The Clash’s 30 best songs

An all-star panel – including Mick Jones, Paul Simonon and Terry Chimes – vote for their greatest cuts (from Uncut's December 2003 issue)

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6 Garageland
The Clash album track, April 1977

SIMONON: We all read that review [“The Clash are the kind of garage band who should be speedily returned to the garage, preferably with the motor running” – Charles Shaar Murray in NME, 1976] because it was a big slag-off and it was only our third gig, I think.

JONES: In those days if somebody said something like that we’d all go, “Let’s sort him out.” That was the attitude. “We’re not having that!”


SIMONON: Also, in a way, that song does pronounce that the next step is about to be taken. To me that song almost, I dunno, it puts an exclamation mark at the end of the punk period. I mean, we signed to the record company and, like the song says, my mates have got new boots, that’s what it was like.

JONES: But we were very steeped in that garage band thing as well. We loved all the stuff on Nuggets, that late-’60s American stuff. We really saw ourselves as a garage band.

TERRY CHIMES: My favourite song off that first album would have to be “Garageland”. Great fun to play live. I love the lyrics and the sentiment but more than anything I just love the sound. We never thought it was going to be an anthem because we never thought about the future. We were very much a band of ‘now’. I mean we thought we were going to be famous, but we never really considered the implications of that. I was always the one who thought the punk ‘sell-out’ thing was nonsense anyway. You have to have a record label, you have to have money coming in. I was a realist, whereas the others used to fight against it. We used to argue all the time about that stuff.


ED HAMELL: You have a few friends who are music-taste-alpha-males (or females). They start raving about a band or an album. You listen. It’s good, you’re digging it, but is there going to be a song that makes the ‘connection’ to you? Not the ‘hit’ or the ‘anthem’, but the thing that sits down on the end of the bed in your room and says: “Hey, check it out, I’m a chump just like you, I’m turning my miserable fucking life around with this shit.” (This is, of course, what I hear – you may have your own ‘connection’ phrase.) I remember where I first heard this. I was at a friend’s house, alone, smoking pot. I’m sure I had been bitching about the sorry state of rock’n’roll. He, in turn, had left this new import album for me to listen to, and although I was suitably impressed with the passion and songwriting, it wasn’t until the last song that I sensed the ‘humanism’ in the material. This is a huge Strummer trait that marked his appeal to the end. It’s honest, humorous and unpretentious. And, in retrospect, pretty bold, in light of this new musical form’s supposed nihilism. Then the whole album fell into place. They went on to write far greater songs… there are better songs on this album, but this is the one that smacked my thick head and started the ball rolling.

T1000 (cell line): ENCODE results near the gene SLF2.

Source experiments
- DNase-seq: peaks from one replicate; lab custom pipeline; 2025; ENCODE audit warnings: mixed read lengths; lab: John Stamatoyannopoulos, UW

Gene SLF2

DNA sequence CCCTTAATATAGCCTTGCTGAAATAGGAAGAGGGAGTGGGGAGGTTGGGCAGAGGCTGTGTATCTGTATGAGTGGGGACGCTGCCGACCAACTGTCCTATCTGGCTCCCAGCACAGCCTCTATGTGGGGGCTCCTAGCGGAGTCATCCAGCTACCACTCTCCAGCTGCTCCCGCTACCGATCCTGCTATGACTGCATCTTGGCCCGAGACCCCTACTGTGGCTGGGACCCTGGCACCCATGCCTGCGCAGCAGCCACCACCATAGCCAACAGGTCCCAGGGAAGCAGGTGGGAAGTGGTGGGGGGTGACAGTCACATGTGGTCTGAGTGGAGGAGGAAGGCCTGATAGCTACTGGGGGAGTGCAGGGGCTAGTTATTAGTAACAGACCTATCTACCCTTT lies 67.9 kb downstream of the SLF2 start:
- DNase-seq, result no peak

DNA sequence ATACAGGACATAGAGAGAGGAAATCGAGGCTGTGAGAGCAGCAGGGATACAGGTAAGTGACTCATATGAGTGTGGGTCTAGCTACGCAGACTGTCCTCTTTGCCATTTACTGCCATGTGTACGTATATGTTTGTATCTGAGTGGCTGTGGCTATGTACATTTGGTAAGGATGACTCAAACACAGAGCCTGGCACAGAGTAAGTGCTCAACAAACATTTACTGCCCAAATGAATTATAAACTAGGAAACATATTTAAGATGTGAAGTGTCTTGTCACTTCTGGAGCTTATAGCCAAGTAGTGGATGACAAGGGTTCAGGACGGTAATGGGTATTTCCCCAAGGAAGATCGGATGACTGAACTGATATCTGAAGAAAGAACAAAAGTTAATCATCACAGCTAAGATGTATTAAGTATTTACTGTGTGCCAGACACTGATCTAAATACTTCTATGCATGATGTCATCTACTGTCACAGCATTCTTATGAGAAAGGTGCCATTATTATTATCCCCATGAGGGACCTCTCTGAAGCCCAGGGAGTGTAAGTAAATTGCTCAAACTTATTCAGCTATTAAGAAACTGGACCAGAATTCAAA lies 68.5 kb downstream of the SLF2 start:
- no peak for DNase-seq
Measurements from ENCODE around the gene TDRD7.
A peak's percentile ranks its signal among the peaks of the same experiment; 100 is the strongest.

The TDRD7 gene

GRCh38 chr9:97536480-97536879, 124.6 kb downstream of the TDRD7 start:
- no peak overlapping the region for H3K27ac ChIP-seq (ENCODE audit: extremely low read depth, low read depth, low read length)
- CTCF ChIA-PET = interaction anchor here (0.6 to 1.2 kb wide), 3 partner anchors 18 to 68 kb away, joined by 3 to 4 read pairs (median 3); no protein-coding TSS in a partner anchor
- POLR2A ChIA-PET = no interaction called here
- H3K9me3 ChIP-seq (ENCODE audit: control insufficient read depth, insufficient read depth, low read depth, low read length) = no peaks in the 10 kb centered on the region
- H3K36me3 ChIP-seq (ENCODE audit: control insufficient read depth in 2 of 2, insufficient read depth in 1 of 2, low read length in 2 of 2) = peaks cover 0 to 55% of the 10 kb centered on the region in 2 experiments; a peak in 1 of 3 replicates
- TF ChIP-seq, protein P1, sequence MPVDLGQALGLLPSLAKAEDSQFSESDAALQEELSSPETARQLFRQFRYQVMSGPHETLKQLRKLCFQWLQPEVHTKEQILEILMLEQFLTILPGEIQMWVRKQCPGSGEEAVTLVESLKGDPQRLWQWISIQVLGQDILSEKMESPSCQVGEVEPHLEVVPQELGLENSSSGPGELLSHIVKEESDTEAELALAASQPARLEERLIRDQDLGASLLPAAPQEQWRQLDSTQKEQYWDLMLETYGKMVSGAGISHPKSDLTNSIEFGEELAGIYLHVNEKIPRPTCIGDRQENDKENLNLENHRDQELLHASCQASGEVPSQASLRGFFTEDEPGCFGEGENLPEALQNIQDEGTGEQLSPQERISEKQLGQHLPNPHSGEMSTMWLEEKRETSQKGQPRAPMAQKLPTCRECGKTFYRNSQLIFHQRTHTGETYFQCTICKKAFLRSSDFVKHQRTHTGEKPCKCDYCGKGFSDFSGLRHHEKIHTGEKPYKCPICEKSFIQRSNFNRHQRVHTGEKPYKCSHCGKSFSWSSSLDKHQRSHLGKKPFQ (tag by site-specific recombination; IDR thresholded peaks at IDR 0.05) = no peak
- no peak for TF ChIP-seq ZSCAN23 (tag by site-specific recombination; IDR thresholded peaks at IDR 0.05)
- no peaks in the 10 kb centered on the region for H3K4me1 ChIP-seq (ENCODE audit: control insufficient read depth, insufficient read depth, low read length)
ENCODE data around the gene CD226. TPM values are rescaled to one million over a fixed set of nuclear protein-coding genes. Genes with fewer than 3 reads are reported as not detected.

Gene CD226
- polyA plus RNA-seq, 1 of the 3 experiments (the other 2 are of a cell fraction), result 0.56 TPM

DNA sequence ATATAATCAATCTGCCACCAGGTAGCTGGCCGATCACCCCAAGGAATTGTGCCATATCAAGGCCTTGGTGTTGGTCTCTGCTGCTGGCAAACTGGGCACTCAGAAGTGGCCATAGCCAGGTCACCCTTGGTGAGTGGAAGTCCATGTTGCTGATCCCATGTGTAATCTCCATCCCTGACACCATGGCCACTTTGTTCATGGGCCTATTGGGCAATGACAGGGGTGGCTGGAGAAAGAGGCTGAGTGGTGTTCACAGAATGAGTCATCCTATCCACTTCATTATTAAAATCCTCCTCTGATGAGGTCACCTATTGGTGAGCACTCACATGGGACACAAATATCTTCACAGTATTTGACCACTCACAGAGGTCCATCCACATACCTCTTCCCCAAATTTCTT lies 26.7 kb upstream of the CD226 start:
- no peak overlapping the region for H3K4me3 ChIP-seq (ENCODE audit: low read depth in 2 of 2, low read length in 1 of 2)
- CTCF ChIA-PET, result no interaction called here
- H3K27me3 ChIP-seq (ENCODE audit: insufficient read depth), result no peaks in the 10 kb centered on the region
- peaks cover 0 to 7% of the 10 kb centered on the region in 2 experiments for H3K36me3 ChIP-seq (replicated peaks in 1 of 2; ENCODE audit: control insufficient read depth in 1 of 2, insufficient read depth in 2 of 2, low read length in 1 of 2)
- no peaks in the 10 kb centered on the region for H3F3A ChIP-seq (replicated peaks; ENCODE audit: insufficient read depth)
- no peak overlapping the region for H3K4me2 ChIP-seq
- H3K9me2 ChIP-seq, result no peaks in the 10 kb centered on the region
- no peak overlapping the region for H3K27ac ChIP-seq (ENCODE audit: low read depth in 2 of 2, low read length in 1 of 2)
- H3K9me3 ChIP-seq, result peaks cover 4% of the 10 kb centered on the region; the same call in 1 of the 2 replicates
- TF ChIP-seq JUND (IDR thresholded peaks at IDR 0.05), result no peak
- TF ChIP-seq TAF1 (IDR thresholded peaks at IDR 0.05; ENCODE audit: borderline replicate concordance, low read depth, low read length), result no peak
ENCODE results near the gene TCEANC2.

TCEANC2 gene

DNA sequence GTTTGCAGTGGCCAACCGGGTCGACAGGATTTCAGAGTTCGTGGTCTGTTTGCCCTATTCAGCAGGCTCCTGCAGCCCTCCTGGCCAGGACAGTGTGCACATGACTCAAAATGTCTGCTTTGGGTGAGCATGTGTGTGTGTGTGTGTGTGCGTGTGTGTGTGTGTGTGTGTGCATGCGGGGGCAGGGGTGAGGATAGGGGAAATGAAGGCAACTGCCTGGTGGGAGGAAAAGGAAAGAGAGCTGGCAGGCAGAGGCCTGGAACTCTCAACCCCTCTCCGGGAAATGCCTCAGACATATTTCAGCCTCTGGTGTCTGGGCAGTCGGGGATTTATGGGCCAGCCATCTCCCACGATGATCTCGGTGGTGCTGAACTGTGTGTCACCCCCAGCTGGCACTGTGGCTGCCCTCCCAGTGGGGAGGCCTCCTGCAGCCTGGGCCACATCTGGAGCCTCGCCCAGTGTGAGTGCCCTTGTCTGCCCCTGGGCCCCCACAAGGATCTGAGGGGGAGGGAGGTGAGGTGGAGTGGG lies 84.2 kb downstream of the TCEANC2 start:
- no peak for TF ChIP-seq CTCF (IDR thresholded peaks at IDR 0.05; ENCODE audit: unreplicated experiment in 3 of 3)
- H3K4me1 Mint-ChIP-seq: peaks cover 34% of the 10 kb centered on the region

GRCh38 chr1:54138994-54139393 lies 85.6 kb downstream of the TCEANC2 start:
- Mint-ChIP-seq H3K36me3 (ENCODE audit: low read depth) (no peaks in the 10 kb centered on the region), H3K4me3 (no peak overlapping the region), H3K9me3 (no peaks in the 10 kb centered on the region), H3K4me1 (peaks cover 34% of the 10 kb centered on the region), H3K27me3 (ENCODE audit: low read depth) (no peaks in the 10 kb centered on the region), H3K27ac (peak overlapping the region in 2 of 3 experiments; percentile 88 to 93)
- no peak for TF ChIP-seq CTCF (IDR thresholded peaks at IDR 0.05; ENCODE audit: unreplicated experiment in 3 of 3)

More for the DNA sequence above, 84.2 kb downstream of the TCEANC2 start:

NORMAN COOK: “Garageland” is very close to my heart. When we were in The Housemartins, that was always our encore and we all used to swap instruments and I’d play guitar and sing it.

PETE WYLIE: A great song, written off the back of a bad review, so it’s a statement of intent. The first time I saw The Clash, there’s a phrase that’s never left me head and that’s that they had “a roar of defiance”. And it was like a roar, a fucking animal sound. When I was 18 it was a lot more intense and serious, but “Garageland” is also funny. “There’s 22 singers – but one microphone” – that’s funny! It was an anthem.

RODDY FRAME: We used to do a version of “Garageland” in Aztec Camera when we started. In fact, we did it when we first played in London. We had these big semi-acoustic guitars, so it was odd, I suppose. But it was comforting to have that in the set because it kind of reminded you where you came from.

GARY CROWLEY: It just sums up that whole first album for me and brings back all the memories of those early gigs, seeing The Clash at The Rainbow, The Lyceum, Nôtre Dame Hall. That three-pronged attack of Paul, Joe and Mick in a line along the front and Topper at the back. Such an incredible live band.


5 I Fought The Law
From the “Cost Of Living” EP, May 1979

JONES: We were in San Francisco doing overdubs on Give ’Em Enough Rope and they had the original of this on the jukebox. So when we came home we just started playing it. That’s a really good clip of us doing “I Fought The Law” in Rude Boy. I bought the DVD of it the other week and there’s a bit where the director or somebody says they told us to wear black on stage. I never remember that. We wore what we wanted, nobody told us. Bloody cheek!

SIMONON: That’s it, we had our own agenda, it was all in-house.

JONES: We really did, beyond anybody else, any record company. Nobody outside of that house mattered.

SIMONON: You know that bit on “I Fought The Law” that sounds like a urinal? Well, it is.